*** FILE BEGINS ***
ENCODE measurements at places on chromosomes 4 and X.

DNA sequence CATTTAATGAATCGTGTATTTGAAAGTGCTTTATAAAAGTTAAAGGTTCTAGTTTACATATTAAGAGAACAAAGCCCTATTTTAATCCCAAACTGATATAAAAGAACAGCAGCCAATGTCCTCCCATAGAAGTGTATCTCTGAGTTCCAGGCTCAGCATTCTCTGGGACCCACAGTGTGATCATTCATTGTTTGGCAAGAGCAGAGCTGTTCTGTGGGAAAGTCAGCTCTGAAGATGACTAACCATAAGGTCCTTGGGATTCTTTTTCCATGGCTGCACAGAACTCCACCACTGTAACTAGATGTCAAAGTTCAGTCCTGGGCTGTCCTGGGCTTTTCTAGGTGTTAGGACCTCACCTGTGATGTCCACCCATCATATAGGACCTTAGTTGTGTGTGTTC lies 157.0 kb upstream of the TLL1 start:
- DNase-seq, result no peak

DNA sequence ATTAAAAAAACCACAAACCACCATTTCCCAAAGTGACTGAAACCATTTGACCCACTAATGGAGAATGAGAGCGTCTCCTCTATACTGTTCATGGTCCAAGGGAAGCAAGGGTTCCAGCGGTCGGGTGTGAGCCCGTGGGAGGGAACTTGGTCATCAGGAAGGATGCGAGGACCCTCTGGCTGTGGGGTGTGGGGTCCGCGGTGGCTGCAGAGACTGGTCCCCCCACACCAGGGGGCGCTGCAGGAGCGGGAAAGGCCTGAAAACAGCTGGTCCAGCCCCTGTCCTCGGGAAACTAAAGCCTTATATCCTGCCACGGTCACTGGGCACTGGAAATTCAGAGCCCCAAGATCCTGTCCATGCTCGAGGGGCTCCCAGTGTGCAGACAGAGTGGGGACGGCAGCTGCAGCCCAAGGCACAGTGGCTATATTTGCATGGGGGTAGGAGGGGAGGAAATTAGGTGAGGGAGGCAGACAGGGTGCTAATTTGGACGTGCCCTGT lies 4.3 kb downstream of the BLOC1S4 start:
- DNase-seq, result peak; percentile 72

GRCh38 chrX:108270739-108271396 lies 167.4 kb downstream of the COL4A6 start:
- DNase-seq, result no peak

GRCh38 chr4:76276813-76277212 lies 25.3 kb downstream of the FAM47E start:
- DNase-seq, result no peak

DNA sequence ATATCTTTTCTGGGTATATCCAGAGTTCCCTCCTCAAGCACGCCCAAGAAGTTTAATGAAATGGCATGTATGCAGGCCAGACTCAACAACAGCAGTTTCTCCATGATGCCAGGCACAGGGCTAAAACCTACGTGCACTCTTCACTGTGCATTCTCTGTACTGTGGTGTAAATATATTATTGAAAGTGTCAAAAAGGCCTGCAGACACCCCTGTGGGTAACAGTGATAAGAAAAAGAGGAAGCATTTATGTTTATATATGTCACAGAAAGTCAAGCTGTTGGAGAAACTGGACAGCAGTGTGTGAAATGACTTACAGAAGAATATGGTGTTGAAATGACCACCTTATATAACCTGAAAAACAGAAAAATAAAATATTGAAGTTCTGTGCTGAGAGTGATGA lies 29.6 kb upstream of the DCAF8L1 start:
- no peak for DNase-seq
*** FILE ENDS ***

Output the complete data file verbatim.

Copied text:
ENCODE measurements at places on chromosomes 4 and X.

DNA sequence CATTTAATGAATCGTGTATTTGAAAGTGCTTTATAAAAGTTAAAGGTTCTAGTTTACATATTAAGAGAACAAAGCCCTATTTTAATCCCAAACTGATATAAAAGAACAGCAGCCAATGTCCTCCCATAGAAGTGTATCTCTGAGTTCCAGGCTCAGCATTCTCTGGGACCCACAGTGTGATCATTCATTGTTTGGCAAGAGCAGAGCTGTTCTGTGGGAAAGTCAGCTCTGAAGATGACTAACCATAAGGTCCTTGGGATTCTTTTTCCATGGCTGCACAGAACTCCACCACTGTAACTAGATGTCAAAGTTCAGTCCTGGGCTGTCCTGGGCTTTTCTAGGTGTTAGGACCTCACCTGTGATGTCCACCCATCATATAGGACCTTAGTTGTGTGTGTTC lies 157.0 kb upstream of the TLL1 start:
- DNase-seq, result no peak

DNA sequence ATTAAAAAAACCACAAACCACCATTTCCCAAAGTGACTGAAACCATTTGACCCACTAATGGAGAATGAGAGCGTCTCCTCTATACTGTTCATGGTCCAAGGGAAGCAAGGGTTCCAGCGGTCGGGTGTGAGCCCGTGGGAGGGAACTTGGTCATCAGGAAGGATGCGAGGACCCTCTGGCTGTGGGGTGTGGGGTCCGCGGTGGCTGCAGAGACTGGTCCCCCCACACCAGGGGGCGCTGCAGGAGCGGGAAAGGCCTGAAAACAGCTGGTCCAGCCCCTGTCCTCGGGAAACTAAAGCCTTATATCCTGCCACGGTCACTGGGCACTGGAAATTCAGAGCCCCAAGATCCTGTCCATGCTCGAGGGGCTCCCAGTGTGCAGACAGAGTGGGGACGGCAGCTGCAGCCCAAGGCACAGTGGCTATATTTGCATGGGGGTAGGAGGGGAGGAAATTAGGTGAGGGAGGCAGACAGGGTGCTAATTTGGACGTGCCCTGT lies 4.3 kb downstream of the BLOC1S4 start:
- DNase-seq, result peak; percentile 72

GRCh38 chrX:108270739-108271396 lies 167.4 kb downstream of the COL4A6 start:
- DNase-seq, result no peak

GRCh38 chr4:76276813-76277212 lies 25.3 kb downstream of the FAM47E start:
- DNase-seq, result no peak

DNA sequence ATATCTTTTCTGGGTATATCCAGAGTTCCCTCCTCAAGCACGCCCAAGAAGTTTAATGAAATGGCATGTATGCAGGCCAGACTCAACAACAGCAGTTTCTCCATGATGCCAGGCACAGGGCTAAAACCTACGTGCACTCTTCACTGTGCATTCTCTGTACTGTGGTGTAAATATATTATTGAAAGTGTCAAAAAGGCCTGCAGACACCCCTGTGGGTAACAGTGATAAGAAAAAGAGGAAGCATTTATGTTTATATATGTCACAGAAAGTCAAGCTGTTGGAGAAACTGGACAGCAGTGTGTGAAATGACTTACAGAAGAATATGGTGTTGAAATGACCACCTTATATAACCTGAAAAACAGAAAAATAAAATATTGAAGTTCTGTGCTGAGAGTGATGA lies 29.6 kb upstream of the DCAF8L1 start:
- no peak for DNase-seq